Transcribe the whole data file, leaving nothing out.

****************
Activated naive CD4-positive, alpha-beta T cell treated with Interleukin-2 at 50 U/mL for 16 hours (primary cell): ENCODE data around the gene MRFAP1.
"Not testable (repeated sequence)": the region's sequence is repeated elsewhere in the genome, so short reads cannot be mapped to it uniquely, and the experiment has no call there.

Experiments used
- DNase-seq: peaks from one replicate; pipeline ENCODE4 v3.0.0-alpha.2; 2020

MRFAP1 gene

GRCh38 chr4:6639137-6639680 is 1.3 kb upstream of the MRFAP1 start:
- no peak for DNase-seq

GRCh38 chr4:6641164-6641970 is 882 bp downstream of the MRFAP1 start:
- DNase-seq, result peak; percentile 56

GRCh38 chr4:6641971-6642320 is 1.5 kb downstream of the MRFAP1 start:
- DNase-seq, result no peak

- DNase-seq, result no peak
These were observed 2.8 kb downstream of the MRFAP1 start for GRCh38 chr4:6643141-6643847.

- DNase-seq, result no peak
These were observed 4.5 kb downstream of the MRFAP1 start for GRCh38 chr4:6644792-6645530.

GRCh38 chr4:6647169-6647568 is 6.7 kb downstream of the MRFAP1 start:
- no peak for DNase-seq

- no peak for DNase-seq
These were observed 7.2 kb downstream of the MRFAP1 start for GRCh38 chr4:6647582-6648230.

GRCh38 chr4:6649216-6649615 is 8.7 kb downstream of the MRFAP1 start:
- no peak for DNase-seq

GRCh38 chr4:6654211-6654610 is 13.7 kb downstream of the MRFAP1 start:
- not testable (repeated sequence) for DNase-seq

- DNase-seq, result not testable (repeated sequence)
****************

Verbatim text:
Activated naive CD4-positive, alpha-beta T cell treated with Interleukin-2 at 50 U/mL for 16 hours (primary cell): ENCODE data around the gene MRFAP1.
"Not testable (repeated sequence)": the region's sequence is repeated elsewhere in the genome, so short reads cannot be mapped to it uniquely, and the experiment has no call there.

Experiments used
- DNase-seq: peaks from one replicate; pipeline ENCODE4 v3.0.0-alpha.2; 2020

MRFAP1 gene

GRCh38 chr4:6639137-6639680 is 1.3 kb upstream of the MRFAP1 start:
- no peak for DNase-seq

GRCh38 chr4:6641164-6641970 is 882 bp downstream of the MRFAP1 start:
- DNase-seq, result peak; percentile 56

GRCh38 chr4:6641971-6642320 is 1.5 kb downstream of the MRFAP1 start:
- DNase-seq, result no peak

- DNase-seq, result no peak
These were observed 2.8 kb downstream of the MRFAP1 start for GRCh38 chr4:6643141-6643847.

- DNase-seq, result no peak
These were observed 4.5 kb downstream of the MRFAP1 start for GRCh38 chr4:6644792-6645530.

GRCh38 chr4:6647169-6647568 is 6.7 kb downstream of the MRFAP1 start:
- no peak for DNase-seq

- no peak for DNase-seq
These were observed 7.2 kb downstream of the MRFAP1 start for GRCh38 chr4:6647582-6648230.

GRCh38 chr4:6649216-6649615 is 8.7 kb downstream of the MRFAP1 start:
- no peak for DNase-seq

GRCh38 chr4:6654211-6654610 is 13.7 kb downstream of the MRFAP1 start:
- not testable (repeated sequence) for DNase-seq

- DNase-seq, result not testable (repeated sequence)